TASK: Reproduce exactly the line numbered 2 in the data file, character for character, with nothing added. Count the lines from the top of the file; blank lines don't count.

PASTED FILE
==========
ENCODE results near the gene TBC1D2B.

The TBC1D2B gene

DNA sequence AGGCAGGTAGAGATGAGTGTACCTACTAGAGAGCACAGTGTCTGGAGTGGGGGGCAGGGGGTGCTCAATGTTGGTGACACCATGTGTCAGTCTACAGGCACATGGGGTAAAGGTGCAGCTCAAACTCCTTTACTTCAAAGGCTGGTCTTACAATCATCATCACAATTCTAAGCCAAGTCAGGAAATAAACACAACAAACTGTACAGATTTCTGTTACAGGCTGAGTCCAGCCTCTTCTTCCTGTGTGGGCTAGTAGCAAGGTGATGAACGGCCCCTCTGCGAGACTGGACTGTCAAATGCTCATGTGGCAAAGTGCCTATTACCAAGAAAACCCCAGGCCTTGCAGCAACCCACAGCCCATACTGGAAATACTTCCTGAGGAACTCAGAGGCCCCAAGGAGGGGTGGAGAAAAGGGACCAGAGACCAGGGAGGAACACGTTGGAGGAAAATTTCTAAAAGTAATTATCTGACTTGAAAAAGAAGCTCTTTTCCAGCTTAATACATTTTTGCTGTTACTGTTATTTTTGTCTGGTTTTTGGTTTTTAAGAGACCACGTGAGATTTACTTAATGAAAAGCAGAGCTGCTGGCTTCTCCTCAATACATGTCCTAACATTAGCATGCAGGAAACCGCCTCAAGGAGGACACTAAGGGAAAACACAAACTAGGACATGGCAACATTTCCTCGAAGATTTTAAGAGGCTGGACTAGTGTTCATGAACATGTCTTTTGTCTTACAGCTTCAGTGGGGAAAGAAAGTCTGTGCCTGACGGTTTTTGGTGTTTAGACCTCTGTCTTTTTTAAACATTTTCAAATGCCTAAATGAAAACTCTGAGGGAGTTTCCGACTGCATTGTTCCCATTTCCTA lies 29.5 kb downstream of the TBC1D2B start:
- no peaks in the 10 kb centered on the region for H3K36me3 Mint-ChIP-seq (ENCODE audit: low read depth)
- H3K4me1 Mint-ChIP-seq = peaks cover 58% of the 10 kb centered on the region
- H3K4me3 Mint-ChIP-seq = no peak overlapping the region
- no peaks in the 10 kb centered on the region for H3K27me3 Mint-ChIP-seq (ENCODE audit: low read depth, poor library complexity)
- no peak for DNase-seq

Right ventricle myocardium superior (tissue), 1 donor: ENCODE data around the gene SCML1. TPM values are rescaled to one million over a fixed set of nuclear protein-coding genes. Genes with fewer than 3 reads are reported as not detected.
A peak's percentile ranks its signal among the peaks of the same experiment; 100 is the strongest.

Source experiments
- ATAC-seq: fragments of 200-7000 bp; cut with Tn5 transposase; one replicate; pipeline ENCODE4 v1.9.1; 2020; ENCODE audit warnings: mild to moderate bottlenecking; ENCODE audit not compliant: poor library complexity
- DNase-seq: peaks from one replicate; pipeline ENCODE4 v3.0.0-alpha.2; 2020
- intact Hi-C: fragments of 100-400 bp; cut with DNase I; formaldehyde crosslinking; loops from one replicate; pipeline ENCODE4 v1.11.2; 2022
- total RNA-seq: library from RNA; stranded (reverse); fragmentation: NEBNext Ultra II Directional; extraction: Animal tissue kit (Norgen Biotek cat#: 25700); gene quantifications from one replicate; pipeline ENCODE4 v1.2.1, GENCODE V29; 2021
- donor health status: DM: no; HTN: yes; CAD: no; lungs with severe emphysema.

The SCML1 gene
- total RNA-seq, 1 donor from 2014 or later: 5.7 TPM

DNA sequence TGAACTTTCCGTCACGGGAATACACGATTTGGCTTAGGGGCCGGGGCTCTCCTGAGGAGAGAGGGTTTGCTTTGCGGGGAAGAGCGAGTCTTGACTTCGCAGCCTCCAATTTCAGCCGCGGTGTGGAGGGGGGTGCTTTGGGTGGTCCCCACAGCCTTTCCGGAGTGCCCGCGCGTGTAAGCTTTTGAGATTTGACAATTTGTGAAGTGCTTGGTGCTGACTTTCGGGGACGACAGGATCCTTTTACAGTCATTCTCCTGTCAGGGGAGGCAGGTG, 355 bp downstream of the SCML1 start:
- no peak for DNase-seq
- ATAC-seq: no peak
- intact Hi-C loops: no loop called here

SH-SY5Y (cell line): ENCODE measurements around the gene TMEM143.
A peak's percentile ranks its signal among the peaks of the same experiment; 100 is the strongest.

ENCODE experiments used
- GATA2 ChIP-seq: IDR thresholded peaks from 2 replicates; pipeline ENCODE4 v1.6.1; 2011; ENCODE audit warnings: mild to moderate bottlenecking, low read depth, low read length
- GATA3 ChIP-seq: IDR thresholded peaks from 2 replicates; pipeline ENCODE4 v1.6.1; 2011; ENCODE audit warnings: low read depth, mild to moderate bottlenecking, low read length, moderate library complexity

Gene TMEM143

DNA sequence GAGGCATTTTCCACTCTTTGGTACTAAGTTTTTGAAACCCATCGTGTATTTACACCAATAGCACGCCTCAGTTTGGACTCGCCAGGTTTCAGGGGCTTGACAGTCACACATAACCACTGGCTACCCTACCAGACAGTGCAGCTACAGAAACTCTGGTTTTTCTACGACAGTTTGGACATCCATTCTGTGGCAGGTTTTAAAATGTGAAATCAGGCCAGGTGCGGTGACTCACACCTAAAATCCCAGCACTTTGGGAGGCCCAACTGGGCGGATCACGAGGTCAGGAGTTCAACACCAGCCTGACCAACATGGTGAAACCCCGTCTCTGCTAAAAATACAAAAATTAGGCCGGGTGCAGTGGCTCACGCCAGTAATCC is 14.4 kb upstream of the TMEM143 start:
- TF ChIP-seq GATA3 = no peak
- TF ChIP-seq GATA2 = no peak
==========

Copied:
The TBC1D2B gene